Getting a close look at judicial system

Legislators tour courts, see impact of laws they pass

December 08, 2000|By Sheridan Lyons | Sheridan Lyons,SUN STAFF

Some of Carroll's "big movers and shakers" - state legislators to Chamber of Commerce members - joined an annual courthouse tour yesterday, getting a close look at the judicial system.

Although the Judicial Ride-Along Program was initially aimed at legislators - to understand the impact of the laws they pass - the tour has been expanded in recent years to include the county commissioners and members of the Chamber of Commerce.

"It's kind of fun for us to do," said Raymond E. Beck Sr., administrative judge for Carroll County Circuit Court.

About 20 people took part in yesterday's program, which began at the courthouse annex for a tour of the Circuit Court, the state's primary trial court, and the Juvenile Court, said attorney John S. Constantinides, their escort.

After lunch, the group attended a session of District Court, which handles misdemeanors and lesser civil matters, and wound up at Carroll County Detention Center, also in Westminster.

The tour gave legislators and others a chance to raise questions and for judges to discuss a range of judicial and social concerns.

Republican Del. Joseph M. Getty asked about Carroll's new District Court building. Beck said the bidding process has been delayed about six months, pushing its opening into 2003. Once open, the state District Court and other offices will move in - freeing space for a much-needed fourth Circuit Court judgeship.

The bad news, Beck said, is the state sees no need for a third District Court judge in Carroll until 2020. District Judge Marc G. Rasinsky said he and Judge JoAnn M. Ellinghaus Jones are fielding an ever-increasing caseload.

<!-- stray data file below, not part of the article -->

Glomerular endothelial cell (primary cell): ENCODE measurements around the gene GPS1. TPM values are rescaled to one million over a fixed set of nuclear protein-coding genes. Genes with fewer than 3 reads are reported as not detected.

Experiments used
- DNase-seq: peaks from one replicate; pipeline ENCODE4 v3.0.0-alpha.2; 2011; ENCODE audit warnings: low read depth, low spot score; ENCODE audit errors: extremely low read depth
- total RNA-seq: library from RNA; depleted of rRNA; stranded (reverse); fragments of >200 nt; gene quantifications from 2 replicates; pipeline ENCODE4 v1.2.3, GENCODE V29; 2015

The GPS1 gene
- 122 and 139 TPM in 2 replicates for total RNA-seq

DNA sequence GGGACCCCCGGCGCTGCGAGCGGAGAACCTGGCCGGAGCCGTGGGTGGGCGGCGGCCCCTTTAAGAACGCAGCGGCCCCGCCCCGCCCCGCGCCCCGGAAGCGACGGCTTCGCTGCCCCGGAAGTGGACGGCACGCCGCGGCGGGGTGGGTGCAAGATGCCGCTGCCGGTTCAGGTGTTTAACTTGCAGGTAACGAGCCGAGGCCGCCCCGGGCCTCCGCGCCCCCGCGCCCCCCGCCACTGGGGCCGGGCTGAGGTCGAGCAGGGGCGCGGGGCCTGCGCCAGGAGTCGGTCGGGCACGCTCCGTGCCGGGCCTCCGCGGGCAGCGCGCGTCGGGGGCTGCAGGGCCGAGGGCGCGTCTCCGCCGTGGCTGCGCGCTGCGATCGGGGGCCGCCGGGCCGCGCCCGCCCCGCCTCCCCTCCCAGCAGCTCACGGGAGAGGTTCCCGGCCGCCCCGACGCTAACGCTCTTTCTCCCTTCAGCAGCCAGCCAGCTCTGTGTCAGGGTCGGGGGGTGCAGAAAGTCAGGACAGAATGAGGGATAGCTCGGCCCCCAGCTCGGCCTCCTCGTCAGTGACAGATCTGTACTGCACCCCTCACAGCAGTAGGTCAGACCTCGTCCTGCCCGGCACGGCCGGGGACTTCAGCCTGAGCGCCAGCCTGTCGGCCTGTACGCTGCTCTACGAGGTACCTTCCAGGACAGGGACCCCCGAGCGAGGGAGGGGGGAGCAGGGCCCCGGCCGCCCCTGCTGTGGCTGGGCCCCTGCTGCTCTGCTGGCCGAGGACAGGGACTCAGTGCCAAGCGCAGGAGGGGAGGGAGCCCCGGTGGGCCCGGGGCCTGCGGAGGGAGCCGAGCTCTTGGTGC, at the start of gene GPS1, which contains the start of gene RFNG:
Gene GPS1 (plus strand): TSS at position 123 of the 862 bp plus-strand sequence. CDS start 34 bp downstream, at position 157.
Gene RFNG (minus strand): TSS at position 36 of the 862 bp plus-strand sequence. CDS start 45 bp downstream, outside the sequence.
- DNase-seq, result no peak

"That's off the charts," said Beck, who suggested Getty and the others present, Sen. Larry E. Haines and Del. Nancy R. Stocksdale, both Republicans, spur the state to hasten the creation of a third District Court judgeship for Carroll.

Judges and legislators also discussed the pros and cons of the expansion of protective orders beyond domestic violence to include neighbor feuds and bus-stop bullies. The expansion of protective orders has been so broad that it has caused problems for the court system.

But Jones said the law could be helpful. For example, protective order would now be available in the case of one young girl who was sent a threatening drawing by a schoolmate.

Francis M. Arnold, who retired after years on the Circuit Court, told of crack-addicted mothers living with babies on the street in Carroll County and urged the politicians never to legalize drugs, even marijuana, although it might be a losing fight.

Circuit Judge Luke K. Burns Jr., who has handled adoptions for many years, told of that rare thing - "the happiness generated in that courtroom." He said changes in the law have allowed adoptions to proceed much faster.

The judges have expanded the guest list because "our county is really small, and we know all of our legislators and we get good support from them," in contrast to more populous counties, Beck said.

One reason politicians elsewhere might not know judges, Beck said, is the number of lawyer-legislators in the General Assembly has dropped to fewer than 17 percent, down from the 30-plus percent when he went to Annapolis as a delegate in 1974. Beck served as a state delegate and as state senator before his appointment to the Circuit Court in 1989.

"The legislature is no longer a 90-day job," he said, "and the days when you could spend half the day in Annapolis and half the day at your law office - those days are long gone. I think fewer lawyers are applying for the job."

Bonnie Grady, the chamber's executive director, and board member Michael L. Mason agreed the experience had been enlightening.

"It's really a full day," said Bobbie Err, Carroll's Circuit Court administrator. "It's an excellent program."

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